The Fed is expected to keep easing at full throttle well into next year, after September's tepid jobs report showed the impact of a painfully slow growing economy on employment.
The economy added 148,000 nonfarm payrolls, compared with expectations for 180,000, and a revised 193,000 in August. The jobless rate fell to 7.2 percent, from 7.3 percent.
The report, delayed by the government shutdown and released Tuesday morning, showed surprisingly low growth in the private sector of just 129,000 jobs and a weakening trend in the past several months. While August jobs were revised to 193,000 from 169,000, the July report was revised down to 89,000 from 104,000.
The report reflects an economy stuck in low gear, an environment likely to keep the Fed from slowing its $85 billion in monthly bond purchases any time soon. The Fed had been expected to begin to taper bond purchases this fall, but after the government shut down, Fed watchers moved their expectations to December at the earliest.
Stocks firmed and Treasurys were bid as traders bet the report indicated a longer period of Fed easing. The moved further into record territory, higher for a fourth day. The dollar weakened against a basket of currencies.
"There's good and bad in this report. I think it's good to see full-time employment was up and part-time was down," said John Canally, investment strategist and economist at LPL Financial. "The participation rate stabilized. That's a positive, and state and local governments have stabilized and added jobs in the last two months. It's less layoffs. ... They're not hiring. They just stopped firing."
(Read more: Why the Fed won't be easing anytime soon)
"I think they're (Fed officials) firmly on hold. It won't be until March before they have another window. There's the fog of the data," said Mark Zandi, chief economist at Moody's Analytics. "It feels like the economy weakened this summer, and given the shutdown and the brinkmanship, it will weaken further going into next year."
The Fed surprised the markets when it did not announce a tapering of its bond program after its September meeting, as expected. At the time, the Fed pointed to financial conditions and fiscal headwinds.
The September employment data also came ahead of the 16-day government shutdown, which started Oct. 1, and did not reflect its economic impact. The jobs report, originally scheduled for an Oct. 4 release, had been anticipated as the most important piece of data for the Fed to review at its meeting next Tuesday and Wednesday, but now it is viewed as stale even though it reflects a trend of weakening.
"It does reinforce the next year (Fed) timeline, but any one data point doesn't really matter. What matters is that job creation has slowed each quarter this year," said Dan Greenhaus, chief global strategist at BTIG.
(Watch this: Bob Pisani talks about Fed tapering)
Greenhaus noted that monthly job creation was just 143,000 in the third quarter, after an average 207,000 jobs were created in the first quarter, and 182,000 were added in the second quarter. "Despite calls for a pickup in growth and job creation that have been in place for several quarters now, we expected the future to look like the past. Absent a change in ... something, we fail to see why things should look meaningful different in the near future," he wrote in a quick commentary.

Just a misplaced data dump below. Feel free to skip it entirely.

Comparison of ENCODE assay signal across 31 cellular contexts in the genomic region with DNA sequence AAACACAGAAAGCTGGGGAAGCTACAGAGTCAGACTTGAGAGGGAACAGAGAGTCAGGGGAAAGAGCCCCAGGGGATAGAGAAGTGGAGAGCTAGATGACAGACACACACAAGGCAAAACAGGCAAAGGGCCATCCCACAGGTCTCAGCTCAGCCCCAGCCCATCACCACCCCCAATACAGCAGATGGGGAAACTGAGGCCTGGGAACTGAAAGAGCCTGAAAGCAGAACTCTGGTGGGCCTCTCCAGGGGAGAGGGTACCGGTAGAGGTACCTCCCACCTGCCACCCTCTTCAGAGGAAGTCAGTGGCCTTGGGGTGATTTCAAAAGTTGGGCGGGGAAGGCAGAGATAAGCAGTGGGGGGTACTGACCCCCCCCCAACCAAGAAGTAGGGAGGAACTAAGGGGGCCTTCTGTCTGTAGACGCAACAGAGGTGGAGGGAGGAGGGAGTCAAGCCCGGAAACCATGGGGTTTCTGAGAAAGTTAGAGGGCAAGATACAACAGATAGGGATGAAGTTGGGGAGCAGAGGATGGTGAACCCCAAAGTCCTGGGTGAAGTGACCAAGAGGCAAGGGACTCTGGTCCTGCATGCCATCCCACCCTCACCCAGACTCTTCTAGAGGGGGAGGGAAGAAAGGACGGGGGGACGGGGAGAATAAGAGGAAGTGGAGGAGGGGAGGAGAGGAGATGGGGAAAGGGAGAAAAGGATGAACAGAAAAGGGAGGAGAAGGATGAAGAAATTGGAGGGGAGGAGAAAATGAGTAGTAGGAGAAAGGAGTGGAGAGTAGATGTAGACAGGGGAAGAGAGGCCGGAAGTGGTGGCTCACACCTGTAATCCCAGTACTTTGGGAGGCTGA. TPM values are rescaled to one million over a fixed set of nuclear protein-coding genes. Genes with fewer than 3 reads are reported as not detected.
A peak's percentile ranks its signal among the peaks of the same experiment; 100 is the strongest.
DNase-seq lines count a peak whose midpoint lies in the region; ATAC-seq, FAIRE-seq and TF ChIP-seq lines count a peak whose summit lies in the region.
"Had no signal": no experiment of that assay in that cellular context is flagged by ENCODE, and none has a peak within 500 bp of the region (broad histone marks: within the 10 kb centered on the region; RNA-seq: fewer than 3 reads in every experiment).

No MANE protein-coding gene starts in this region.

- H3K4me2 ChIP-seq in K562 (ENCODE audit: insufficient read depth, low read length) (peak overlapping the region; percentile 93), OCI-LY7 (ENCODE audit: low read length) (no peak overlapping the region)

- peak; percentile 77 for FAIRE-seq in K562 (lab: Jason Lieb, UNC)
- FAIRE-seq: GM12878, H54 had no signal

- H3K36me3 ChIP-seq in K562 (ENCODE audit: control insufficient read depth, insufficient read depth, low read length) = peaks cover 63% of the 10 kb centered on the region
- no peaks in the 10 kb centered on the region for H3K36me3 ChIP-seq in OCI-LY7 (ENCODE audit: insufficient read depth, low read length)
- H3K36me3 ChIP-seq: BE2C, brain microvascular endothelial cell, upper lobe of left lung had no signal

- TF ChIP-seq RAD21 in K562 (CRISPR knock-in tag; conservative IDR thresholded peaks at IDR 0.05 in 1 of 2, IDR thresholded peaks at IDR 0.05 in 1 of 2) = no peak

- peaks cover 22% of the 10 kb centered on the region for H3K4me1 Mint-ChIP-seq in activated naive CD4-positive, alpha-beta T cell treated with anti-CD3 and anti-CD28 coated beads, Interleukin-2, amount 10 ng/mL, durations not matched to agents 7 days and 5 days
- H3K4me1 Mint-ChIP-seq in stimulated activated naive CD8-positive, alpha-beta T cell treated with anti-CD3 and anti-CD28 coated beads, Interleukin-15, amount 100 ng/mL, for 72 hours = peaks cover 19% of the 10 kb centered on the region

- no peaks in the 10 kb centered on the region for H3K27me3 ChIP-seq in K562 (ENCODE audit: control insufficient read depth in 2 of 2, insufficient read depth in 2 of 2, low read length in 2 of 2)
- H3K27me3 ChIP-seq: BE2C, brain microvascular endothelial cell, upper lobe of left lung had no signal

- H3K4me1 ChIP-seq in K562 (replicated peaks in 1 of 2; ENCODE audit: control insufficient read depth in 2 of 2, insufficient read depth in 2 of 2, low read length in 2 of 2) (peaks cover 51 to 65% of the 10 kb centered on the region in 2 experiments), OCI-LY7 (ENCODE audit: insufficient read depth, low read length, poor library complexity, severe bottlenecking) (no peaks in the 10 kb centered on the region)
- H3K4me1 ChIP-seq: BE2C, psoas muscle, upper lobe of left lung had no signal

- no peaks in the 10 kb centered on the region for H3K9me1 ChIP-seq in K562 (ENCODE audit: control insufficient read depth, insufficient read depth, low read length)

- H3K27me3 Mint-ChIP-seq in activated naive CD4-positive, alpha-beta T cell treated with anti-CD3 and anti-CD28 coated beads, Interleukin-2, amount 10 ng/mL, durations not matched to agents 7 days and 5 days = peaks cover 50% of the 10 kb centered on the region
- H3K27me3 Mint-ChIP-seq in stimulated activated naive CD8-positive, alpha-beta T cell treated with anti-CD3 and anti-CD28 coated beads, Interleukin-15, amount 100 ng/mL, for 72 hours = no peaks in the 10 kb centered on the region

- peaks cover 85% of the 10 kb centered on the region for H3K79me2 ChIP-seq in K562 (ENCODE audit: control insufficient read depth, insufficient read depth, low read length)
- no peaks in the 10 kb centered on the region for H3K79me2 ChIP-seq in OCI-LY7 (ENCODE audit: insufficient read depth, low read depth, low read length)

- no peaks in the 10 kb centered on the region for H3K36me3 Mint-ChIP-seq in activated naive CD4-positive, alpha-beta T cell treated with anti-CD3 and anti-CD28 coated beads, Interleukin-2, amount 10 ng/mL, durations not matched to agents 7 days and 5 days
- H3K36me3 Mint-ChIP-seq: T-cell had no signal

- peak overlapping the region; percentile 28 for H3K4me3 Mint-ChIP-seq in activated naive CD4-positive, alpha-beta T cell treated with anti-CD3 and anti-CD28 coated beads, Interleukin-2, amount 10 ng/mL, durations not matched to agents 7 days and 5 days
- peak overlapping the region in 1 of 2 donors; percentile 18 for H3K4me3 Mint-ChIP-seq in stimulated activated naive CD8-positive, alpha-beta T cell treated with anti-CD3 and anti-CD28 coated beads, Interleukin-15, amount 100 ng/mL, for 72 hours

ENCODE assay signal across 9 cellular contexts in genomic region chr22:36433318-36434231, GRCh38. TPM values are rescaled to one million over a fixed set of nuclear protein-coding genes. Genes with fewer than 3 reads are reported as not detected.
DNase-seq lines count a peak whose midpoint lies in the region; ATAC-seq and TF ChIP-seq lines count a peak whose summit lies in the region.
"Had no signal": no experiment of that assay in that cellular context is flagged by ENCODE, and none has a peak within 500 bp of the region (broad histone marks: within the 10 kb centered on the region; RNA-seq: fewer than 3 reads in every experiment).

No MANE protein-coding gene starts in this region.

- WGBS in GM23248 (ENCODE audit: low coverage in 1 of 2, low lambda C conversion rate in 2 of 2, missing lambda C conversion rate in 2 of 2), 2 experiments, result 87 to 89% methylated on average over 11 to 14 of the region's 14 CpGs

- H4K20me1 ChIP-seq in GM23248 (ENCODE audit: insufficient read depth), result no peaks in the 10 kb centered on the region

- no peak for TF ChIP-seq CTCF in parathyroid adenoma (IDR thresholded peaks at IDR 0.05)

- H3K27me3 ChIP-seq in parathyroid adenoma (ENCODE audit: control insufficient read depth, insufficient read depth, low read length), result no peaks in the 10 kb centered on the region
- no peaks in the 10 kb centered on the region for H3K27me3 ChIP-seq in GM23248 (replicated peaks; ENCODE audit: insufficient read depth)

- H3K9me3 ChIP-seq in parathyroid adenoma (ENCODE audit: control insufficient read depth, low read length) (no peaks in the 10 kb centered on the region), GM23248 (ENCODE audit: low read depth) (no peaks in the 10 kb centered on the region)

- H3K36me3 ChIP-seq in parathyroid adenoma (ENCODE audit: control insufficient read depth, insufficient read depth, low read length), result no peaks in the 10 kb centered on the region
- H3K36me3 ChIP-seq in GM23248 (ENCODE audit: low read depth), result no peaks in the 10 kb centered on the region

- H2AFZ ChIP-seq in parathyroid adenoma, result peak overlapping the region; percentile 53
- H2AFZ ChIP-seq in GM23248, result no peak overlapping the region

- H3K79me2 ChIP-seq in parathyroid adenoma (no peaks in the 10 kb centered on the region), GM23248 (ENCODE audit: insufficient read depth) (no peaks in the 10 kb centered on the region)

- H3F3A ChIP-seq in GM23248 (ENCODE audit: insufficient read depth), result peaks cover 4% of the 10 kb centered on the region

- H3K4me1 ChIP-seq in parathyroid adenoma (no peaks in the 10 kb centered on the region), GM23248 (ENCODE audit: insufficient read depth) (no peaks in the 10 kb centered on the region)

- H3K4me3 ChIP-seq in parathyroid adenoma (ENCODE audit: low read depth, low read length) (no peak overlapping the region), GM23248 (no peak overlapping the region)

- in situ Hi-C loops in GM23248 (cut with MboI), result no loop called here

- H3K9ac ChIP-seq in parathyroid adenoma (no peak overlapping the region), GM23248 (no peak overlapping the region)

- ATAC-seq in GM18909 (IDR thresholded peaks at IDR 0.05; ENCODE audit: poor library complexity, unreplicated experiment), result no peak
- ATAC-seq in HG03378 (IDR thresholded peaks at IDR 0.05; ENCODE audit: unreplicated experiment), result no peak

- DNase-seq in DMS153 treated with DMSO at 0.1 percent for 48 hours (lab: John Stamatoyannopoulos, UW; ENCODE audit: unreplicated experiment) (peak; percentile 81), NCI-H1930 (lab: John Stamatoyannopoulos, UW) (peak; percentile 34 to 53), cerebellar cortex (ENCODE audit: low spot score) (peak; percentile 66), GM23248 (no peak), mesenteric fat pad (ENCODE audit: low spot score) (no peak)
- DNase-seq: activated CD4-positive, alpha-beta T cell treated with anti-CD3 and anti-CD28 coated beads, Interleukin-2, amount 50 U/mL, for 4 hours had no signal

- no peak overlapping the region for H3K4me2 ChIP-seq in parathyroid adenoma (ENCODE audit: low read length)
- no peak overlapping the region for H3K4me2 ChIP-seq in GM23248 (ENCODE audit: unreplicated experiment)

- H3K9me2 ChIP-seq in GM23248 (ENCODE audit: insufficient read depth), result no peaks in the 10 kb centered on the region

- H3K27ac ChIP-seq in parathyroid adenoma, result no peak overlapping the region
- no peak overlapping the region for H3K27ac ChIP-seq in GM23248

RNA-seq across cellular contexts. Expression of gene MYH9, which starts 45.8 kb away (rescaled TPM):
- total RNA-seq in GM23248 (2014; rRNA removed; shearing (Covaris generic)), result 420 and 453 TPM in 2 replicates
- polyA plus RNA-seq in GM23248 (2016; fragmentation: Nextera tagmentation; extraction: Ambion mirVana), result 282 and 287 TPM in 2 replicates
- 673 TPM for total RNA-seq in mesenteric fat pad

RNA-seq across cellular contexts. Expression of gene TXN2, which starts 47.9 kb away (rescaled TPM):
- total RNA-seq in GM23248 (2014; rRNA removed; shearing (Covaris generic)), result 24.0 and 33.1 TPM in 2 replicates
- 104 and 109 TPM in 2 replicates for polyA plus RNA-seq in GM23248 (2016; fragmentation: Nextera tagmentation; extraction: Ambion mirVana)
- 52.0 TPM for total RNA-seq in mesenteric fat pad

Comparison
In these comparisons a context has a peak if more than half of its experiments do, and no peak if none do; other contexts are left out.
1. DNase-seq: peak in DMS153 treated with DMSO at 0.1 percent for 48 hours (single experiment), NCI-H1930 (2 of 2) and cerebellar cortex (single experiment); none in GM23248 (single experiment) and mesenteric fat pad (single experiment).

Economists expect it to be several months before the employment data give a clear signal of what is happening, due to the ripple effect of private sector workers furloughed because of the government shutdown.
"Odds are high that job growth will continue to soften over the next few months," said Zandi. "It's going to be hard to know, given the quality of the data we'll get. The October number is going to be weak by definition."
Congress ended the shutdown last week by approving legislation that kicked the budget decision into January and the debt ceiling deadline into February.
"October could be closer to 100,000 and November could be closer to 200,000, and the question is what's the reality? And then by December we're going to be in the midst of the next round of the budget battle," said Zandi.
Economists believe the shutdown shaved about a half percent off fourth quarter growth. A raft of government data for October has been delayed by the shutdown, so the fourth quarter picture has become even murkier than normal. The September jobs report shows second half growth was already slow.
"It reflects slower economic growth. The GDP numbers have been weak. Year-over-year through Q2 was 1.5 percent and Q3 was tracking well below 2 percent. The economy is growing less than 2 percent, and that's more consistent with 150,000 jobs a month, rather than 200,000 jobs a month," Zandi said.
Zandi said he expects growth would pick up if partisan budget battling were to stop, but there are other factors. "I think it just confirms that the jobs market softened considerably this summer, and the most likely culprit is tax increases and spending cuts," he said, adding there could be some impact from employer reaction to the Affordable Care Act.
In September, the manufacturing sector added just 2,000 jobs, while there was a silver lining in the addition of 20,000 construction jobs. Retail added about 20,000, but there was a reduction of 13,000 leisure industry jobs. On the plus side, there was an addition of 22,000 government payrolls from state and local governments.
The length of the work week was steady at 34.5 hours and average hourly earnings increased by three cents in September.
—By CNBC's Patti Domm. Follow her on Twitter @pattidomm